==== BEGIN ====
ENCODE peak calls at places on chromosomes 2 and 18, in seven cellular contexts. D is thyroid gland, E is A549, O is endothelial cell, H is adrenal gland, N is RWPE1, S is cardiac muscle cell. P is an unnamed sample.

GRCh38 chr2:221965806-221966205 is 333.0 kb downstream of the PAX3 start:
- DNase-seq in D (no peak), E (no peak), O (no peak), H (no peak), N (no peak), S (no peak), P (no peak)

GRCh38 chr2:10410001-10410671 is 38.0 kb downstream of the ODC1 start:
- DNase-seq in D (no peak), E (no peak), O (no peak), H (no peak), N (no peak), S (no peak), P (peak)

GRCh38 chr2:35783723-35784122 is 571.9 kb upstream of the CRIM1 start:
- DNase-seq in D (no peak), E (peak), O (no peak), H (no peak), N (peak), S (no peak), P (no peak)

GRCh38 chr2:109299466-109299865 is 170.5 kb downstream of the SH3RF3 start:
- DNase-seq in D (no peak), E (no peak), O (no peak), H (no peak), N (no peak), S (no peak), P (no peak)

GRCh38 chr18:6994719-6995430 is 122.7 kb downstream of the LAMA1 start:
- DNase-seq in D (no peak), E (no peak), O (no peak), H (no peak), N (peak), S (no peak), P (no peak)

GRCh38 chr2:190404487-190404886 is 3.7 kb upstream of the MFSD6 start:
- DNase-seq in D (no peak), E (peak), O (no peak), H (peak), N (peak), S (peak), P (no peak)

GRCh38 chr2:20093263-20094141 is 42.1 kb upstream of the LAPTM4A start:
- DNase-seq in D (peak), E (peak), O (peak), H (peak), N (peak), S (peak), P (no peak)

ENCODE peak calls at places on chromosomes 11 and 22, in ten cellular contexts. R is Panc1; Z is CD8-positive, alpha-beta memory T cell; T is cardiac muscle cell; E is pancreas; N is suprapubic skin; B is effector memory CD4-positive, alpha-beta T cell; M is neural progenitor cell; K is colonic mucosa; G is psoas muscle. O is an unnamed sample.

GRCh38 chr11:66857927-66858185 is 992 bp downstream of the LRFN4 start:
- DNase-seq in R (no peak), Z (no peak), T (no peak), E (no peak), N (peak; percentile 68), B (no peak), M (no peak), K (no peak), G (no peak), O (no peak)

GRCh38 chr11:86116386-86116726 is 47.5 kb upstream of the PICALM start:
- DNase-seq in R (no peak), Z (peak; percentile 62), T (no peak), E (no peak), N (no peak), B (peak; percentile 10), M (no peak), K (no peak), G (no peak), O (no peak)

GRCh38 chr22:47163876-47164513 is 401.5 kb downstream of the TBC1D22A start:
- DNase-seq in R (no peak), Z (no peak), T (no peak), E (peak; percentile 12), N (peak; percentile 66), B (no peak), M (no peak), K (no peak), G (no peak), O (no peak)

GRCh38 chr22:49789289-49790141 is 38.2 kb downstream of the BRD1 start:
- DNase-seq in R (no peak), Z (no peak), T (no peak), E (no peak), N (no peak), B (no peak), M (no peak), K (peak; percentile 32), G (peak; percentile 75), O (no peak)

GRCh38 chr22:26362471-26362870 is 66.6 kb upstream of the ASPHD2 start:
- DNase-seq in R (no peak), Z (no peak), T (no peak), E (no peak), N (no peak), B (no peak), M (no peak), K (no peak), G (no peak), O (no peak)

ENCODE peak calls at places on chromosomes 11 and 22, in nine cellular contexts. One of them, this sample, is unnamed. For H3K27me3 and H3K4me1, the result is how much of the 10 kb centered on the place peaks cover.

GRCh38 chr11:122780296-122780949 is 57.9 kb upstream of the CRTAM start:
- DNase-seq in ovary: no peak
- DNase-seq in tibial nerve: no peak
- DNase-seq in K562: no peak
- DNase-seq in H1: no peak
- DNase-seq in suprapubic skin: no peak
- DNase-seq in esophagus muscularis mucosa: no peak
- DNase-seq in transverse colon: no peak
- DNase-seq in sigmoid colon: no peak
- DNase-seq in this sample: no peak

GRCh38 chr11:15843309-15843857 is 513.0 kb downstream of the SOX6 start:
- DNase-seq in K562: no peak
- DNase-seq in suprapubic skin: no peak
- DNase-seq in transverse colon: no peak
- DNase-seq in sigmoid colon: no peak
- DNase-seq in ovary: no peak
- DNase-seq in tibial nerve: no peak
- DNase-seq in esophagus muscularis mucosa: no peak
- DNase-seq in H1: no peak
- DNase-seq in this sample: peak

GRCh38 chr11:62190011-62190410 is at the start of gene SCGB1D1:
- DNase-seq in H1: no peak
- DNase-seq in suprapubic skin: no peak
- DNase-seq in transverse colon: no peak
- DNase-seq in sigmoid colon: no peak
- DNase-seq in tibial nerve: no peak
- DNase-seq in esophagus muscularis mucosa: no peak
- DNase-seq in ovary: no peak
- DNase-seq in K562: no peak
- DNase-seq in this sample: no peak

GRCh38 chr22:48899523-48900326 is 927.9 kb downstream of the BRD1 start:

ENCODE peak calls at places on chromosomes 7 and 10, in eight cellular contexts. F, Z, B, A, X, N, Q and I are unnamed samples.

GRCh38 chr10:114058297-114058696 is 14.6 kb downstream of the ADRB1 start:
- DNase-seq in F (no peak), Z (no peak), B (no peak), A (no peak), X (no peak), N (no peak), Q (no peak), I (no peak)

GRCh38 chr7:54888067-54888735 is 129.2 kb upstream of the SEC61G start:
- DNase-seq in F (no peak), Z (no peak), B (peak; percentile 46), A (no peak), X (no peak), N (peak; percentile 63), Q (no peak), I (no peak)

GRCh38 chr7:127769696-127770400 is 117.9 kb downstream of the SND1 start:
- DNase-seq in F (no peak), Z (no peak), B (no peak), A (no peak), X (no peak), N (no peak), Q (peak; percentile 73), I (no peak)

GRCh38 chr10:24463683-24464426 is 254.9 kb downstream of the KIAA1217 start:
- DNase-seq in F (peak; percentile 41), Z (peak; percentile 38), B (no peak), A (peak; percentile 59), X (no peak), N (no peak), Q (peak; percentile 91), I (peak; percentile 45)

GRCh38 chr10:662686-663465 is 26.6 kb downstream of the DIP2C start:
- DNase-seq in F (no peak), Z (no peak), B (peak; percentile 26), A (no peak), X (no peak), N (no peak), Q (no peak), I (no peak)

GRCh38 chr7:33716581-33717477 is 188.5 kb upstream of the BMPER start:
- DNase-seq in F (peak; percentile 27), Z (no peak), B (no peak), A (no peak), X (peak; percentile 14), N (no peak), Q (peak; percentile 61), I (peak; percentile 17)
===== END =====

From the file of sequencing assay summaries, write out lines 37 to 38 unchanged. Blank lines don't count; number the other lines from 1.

- DNase-seq in this sample: no peak

GRCh38 chr11:15843309-15843857 is 513.0 kb downstream of the SOX6 start: